Notwithstanding — and perhaps particularly in light of — the rhetoric accompanying this case, the legal issues, while well grounded in history, seem to call for particular examination in the age of instant worldwide publication and the simultaneous formation of opinions.  Whether a matter is one of fact, and therefore actionable in defamation, or of opinion, and therefore not, is a longstanding principle. Whether this is changed or modified or subject to new refinement in the age of instant worldwide transmittal and simultaneous formation and publication of opinions remains to be seen.

CNN’s account of the settlement may be found at:

CNN Settles Lawsuit Stemming from Viral Video Controversy

The opinion dismissing Sandmann’s initial complaint against the Washington Post, of some historic note, may be found here:

2019 07 26 Sandmann v. WP Company__Memorandum and Order Granting Motion to Dismiss

Criminalizing the Publication of Private Images Without Consent: The Supreme Court of Illinois Finds No Constitutional Flaw in “Revenge Porn” Statute

People v. Austin, 2019 Il 123910.  October 18, 2019.


Illinois boasts of the most rigorous law in the land respecting criminal liability for the dissemination of sexual images without consent. 

A trial court found the statute to be an impermissible content based speech restriction,  The circuit court dismissed a case against a woman who provided third parties with images of her former fiancee’s lover that were created and transmitted electronically between the former fiancee and lover.  

The state’s highest appellate court has reversed that determination, holding that the statute was not a content based regulation of speech but a valid exercise of state power to protect privacy.  

The court noted that the colloquial term “revenge porn” hardly captures the depth of the ills that may ensue when private images are published.  This is particularly so where the internet has produced its own niche for such images, drawing multitudes of eyes. 

There is an avid thirst for such materials in the online world, and there is no guarantee that even the most rigorous scrubbing of the internet would remove all images once set free in the ethereal, yet durable, online world.  Reputations and livelihoods may be lost, and families and loved ones may suffer. The court observed that there is no shortage of enduring damage that can ensue from publishing private images, and, in the court’s opinion, no civil law remedies will come close to ensuring such behavior is discouraged. 

The court’s majority sidestepped content analysis by observing that the statute does not concern content  so much as it makes criminally culpable the intentional publication of private images without consent. As only private images are of concern, the statute does not burden more speech than is necessary.  Moreover, to be criminal, publication must be intentional and with knowledge that the images were considered private.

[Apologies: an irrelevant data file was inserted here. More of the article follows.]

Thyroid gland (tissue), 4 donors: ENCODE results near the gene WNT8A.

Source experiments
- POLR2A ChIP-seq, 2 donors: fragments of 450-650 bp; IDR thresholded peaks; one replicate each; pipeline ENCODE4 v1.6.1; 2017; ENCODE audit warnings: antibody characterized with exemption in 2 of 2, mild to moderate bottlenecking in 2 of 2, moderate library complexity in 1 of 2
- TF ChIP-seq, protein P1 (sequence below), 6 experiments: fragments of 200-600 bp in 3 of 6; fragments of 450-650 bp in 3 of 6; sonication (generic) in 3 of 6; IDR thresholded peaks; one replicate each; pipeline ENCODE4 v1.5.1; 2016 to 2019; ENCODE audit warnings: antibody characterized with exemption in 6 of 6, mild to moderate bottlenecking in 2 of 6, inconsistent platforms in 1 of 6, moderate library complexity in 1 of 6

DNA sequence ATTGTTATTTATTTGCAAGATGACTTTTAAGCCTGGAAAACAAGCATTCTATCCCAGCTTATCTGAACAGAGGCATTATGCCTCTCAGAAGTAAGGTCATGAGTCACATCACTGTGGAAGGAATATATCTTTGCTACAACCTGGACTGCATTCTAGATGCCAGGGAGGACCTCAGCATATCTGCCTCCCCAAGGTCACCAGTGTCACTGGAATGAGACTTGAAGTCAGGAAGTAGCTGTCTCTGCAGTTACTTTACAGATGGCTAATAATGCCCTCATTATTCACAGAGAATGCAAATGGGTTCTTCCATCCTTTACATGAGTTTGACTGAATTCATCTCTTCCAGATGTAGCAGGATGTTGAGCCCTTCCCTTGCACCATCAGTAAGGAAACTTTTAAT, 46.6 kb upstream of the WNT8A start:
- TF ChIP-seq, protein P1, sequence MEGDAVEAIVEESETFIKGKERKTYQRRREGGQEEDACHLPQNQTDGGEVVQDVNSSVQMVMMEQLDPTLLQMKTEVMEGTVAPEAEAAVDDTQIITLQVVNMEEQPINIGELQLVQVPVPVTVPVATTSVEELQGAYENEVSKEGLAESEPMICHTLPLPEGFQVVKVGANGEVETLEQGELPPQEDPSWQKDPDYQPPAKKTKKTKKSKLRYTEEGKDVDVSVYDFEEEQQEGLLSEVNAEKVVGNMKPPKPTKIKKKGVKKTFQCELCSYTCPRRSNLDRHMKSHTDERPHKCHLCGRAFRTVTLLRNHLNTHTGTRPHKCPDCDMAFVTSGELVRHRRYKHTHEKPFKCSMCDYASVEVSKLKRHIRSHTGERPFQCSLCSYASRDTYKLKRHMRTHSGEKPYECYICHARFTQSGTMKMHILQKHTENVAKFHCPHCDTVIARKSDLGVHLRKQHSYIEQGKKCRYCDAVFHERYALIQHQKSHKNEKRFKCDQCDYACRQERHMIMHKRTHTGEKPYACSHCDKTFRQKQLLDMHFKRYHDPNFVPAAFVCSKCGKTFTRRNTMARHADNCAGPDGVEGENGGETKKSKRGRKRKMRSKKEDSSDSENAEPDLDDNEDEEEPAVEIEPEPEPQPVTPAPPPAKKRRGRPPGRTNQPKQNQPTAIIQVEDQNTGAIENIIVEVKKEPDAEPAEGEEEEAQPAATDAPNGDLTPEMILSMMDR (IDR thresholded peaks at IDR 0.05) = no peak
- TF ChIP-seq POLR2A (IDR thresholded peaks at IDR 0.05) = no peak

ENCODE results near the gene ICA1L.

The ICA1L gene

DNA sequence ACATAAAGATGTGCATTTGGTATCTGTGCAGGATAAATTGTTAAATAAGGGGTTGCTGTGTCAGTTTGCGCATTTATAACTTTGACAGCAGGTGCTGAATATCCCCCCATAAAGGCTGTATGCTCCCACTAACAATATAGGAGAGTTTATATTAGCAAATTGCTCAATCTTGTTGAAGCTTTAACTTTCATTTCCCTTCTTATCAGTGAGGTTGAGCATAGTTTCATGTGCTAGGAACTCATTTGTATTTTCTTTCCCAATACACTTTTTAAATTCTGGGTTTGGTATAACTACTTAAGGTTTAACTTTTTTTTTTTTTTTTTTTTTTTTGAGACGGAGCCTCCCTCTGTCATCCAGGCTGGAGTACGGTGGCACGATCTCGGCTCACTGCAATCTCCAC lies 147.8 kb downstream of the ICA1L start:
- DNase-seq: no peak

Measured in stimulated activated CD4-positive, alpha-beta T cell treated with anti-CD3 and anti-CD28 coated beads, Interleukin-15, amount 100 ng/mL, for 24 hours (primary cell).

The court declined to announce a new species of speech categorically unprotected by the First Amendment.  Instead, the majority decided that the state has long acted with legitimacy in protecting privacy without encountering First Amendment infirmities where they are found to survive intermediate scrutiny. 

The court noted that the statute is not unlike other laws which prohibit disclosure of private matters such as medical records or identifying information.  Moreover, state action addressing private communications ordinarily receives somewhat less constitutional protection than does speech on matters of public concern, for the latter are the core of the First Amendment’s concerns.

Given the statute’s narrow scope  — the intentional distribution of sexual images understood to be private —  the court rejected an over-breadth challenge, as it is not likely that the statute could be found to proscribe a substantial amount of protected speech. Where it was conceded that the statute was sufficiently clear to avoid arbitrary enforcement, only a vagueness challenge remained, but the plain meaning of the plain language of the statute defeated its recognition.

The court also rejected the argument that the recipient of a sexual image acquires property interests that would invoke due process protections.  Being cognizant of whether an image was intended to be private does not require mind-reading. 

Two dissenting justices decried the majority’s recognition and subsequent abandonment of strict scrutiny as the standard of review and sharply dismissed the notion that the statute does not concern content when the subject of the statute is content:  private sexual imagery.  The statute, which provides no standard of intent, cannot be seen as narrowly tailored to serve any compelling state interest that might be found.  There are less restrictive means than criminal conviction to address any issues presented by ‘revenge porn,’ such as a private right of action.  

JustLawful Observation:  Within the past decade many states have enacted laws criminalizing the publication of private images.  Vermont has already considered its state statute, and found it to be constitutionally sound. More challenges will no doubt ensue, and it is not beyond imagination that at some point the United States Supreme Court will be requested to address the concerns raised by the statute.  This is particularly so where new categorical exceptions from First Amendment protection — such as racial epithets — are under discussion as potential solutions for otherwise insoluble and repetitive First Amendment issues.  

People v. Austin, 2019 IL123910

State v. Van Buren 2018 VT 95